Hurricane Matthew North Carolina (copy) (copy)

Floodwaters from Hurricane Matthew cover parts of Interstate 95, homes and businesses in Lumberton in 2016. Researchers say the flooding from Hurricane Matthew was a primary factor in massive fish kills months later.

RALEIGH — The North Carolina Department of Public Safety broke the law and didn't follow legislative directives when distributing $9 million of state money after Hurricane Matthew hit in 2016, according to a report Monday from the General Assembly's government watchdog agency.

The report — the second in three weeks by the Program Evaluation Division questioning how Matthew recovery funds have been handled — determined a lump-sum, upfront $5.35 million payment to one grant recipient violated state law, which says funds must be distributed in smaller incremental payments.

The grant recipient in question, the nonprofit North Carolina Community Development Initiative, then used money intended for emergency shelter and short-term housing to fund new construction projects, buy land for future development and fund mixed-use development, the report says.

Instead of going directly to help hurricane survivors, the report says, some state money allocated by the nonprofit benefited private developers and landlords.

North Carolina Emergency Management Director Michael Sprayberry told legislators the violation was inadvertent due to ignorance about the law, and that the questioned spending still was designated for affordable housing projects in hurricane-ravaged areas.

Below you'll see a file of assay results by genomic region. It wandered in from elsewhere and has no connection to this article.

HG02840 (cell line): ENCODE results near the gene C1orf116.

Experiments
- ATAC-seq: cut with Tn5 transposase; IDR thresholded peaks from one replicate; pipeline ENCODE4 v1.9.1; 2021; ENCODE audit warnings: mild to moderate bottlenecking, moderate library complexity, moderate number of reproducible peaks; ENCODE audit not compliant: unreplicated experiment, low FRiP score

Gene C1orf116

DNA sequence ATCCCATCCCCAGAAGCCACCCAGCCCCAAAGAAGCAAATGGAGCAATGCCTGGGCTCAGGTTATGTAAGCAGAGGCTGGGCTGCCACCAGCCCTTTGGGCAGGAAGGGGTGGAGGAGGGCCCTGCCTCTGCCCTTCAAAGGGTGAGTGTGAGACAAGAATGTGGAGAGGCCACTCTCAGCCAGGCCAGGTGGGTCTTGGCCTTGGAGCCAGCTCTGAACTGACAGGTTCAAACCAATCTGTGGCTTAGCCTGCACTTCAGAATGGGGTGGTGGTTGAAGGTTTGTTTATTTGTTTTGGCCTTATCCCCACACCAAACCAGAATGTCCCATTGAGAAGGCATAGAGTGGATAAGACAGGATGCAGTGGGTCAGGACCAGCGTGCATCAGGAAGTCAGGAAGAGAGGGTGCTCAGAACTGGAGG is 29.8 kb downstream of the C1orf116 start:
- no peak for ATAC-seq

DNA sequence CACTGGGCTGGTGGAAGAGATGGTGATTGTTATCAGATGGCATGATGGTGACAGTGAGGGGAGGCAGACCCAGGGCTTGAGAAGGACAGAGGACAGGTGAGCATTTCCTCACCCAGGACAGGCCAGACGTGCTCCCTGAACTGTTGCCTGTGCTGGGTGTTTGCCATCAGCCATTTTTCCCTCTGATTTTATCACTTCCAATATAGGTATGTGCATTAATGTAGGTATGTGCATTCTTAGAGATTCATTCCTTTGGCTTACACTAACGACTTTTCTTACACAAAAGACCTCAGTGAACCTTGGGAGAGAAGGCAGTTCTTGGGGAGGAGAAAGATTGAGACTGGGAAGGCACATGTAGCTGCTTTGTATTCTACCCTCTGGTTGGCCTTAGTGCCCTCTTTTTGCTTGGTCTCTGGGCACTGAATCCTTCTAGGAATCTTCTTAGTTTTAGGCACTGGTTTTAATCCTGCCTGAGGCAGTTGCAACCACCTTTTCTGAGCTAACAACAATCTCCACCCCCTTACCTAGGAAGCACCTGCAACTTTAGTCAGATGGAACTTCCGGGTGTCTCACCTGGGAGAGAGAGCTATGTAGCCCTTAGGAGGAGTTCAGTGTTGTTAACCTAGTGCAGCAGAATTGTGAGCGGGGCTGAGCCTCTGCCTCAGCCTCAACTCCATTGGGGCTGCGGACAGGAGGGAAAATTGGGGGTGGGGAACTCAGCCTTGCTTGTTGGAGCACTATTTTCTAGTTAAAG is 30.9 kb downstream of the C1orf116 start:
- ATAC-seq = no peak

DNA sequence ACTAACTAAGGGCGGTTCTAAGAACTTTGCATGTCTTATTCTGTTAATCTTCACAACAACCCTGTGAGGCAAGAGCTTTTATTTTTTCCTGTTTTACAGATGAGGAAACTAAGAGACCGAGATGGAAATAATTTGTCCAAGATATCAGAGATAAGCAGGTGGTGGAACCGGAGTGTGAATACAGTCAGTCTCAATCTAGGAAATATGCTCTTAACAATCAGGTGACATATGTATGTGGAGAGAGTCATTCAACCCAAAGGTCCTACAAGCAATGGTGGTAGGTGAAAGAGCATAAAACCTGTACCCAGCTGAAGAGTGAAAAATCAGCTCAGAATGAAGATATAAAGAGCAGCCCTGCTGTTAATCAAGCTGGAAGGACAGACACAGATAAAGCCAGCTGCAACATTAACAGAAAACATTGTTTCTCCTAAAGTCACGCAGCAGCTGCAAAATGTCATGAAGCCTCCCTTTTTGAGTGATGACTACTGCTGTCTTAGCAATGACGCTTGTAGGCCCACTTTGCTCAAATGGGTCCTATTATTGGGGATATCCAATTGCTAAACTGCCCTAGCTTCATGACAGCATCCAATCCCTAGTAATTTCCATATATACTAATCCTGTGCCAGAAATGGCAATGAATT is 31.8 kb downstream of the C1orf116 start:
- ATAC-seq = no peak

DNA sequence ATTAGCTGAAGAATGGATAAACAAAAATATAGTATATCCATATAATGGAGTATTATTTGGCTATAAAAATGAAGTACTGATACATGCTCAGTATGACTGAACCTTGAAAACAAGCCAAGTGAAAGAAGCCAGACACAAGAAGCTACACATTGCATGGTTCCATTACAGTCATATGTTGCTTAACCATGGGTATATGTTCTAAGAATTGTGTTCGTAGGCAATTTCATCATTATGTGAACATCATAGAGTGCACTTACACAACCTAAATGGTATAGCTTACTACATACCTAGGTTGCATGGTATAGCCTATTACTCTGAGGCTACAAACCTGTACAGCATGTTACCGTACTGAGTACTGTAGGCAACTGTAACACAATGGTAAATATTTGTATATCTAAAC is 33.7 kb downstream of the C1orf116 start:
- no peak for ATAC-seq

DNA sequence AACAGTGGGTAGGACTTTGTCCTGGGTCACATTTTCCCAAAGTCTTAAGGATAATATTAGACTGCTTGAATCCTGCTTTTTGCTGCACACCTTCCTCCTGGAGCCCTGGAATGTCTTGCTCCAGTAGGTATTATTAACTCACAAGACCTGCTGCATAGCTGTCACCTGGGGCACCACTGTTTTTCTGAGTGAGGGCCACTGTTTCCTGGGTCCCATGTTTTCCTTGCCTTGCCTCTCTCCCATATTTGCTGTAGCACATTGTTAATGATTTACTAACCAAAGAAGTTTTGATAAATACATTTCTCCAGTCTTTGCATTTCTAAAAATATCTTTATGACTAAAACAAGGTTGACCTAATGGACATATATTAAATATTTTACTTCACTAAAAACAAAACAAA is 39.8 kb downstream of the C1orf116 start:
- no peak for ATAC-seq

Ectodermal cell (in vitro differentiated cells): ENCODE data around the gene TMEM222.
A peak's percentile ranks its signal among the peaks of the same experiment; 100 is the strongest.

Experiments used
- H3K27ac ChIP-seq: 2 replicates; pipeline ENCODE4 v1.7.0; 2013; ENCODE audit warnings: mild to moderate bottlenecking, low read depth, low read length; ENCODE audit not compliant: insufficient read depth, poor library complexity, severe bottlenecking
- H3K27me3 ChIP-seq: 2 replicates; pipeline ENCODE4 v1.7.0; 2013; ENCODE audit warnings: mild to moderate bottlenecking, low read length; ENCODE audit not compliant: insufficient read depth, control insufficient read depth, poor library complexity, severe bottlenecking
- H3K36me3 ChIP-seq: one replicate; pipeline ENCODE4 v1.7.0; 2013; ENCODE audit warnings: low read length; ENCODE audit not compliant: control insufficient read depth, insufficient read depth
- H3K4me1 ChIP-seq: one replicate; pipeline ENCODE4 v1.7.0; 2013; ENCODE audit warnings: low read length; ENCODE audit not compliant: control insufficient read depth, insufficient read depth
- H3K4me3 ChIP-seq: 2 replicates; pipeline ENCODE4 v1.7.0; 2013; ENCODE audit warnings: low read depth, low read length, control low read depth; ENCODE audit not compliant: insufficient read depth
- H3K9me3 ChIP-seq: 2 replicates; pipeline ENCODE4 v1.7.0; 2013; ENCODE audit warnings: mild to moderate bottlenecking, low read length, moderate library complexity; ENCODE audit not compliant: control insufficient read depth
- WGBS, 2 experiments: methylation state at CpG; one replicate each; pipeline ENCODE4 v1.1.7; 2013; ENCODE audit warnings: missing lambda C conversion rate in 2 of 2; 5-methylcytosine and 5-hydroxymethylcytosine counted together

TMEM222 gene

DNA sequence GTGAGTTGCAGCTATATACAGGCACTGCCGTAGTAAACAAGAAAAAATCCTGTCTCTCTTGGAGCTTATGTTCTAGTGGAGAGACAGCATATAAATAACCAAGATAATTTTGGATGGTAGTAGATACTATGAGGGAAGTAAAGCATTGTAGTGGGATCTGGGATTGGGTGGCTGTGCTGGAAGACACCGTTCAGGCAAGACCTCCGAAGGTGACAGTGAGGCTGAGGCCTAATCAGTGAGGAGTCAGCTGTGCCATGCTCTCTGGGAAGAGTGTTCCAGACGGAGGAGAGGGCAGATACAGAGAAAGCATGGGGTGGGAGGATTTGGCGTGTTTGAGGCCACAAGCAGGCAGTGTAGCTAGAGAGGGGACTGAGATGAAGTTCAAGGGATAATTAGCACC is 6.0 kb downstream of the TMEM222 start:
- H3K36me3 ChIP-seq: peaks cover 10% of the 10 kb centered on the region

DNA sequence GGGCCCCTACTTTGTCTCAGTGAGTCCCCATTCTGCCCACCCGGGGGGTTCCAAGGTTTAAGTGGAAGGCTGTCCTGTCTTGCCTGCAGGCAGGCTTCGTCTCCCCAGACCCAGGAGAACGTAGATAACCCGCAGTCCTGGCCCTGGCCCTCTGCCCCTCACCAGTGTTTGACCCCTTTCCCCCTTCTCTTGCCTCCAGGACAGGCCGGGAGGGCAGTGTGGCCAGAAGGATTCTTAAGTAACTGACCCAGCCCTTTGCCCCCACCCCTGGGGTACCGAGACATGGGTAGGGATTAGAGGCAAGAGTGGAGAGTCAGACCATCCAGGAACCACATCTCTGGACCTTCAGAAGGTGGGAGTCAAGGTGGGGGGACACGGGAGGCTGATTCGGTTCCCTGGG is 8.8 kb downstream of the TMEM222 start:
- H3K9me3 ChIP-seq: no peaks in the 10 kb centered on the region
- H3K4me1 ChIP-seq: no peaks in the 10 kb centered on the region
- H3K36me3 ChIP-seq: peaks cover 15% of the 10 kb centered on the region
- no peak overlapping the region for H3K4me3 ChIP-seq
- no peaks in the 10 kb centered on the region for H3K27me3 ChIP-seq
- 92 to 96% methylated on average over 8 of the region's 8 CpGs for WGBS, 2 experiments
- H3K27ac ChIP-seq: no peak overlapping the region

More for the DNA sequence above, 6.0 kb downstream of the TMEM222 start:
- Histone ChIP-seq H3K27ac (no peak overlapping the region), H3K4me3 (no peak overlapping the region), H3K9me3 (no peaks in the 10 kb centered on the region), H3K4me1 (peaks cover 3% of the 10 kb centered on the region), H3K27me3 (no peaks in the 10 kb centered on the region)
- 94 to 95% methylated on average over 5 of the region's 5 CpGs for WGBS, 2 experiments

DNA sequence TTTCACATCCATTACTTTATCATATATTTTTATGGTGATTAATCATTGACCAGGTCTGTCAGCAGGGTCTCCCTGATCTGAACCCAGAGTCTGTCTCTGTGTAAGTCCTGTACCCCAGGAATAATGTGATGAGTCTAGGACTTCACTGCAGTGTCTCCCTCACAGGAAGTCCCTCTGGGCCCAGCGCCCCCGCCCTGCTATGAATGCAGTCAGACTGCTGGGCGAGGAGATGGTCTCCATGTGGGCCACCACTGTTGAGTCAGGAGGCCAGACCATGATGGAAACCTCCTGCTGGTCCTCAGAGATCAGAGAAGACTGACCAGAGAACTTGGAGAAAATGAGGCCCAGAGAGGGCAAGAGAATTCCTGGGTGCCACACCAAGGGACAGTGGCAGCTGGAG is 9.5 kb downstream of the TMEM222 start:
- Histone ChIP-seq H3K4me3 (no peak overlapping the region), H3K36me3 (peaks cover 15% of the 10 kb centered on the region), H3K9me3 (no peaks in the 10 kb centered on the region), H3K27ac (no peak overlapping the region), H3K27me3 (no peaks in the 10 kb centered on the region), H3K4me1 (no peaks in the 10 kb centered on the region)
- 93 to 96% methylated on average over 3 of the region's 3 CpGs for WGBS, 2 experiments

"They needed a housing solution. Honestly I felt like the General Assembly would've wanted me to use the funding in this manner," Sprayberry told lawmakers reviewing the report. He said the money helped "hundreds of people get into a housing solution where they've got no place else to go."

Rather than allocating money for emergency shelter, Sprayberry said the Department of Public Safety's Division of Emergency Management needed more funds for reconstruction and new construction of affordable housing.

Some legislators on the Program Evaluation Oversight Committee, such as Democratic Rep. Becky Carney of Mecklenburg County, acknowledged emergency management's efforts to be transparent and help as many people as possible following what was then unprecedented flooding.

"They were doing the best they could. Can they do better? They're acknowledging that," Carney said. "I for one think they've done an incredible job."

Still, the committee voted to send the report to other oversight committees and the state attorney general for further review. Committee co-chairman Rep. Craig Horn, a Republican from Union County, called the report "provocative" and "damning," and said emergency management officials should be held accountable for their actions.

"Because the Department of Public Safety admitted to breaking the law, it needs to go to the attorney general, and they may decide it was just a mistake, and that's fine," Horn said in a phone interview after the meeting. "But if they don't know about it, they can't do anything about it."

Last month, a separate report from the Program Evaluation Division found that administrative mistakes and a lack of expertise caused severe delays in the state's spending of federal funds for Hurricane Matthew recovery.

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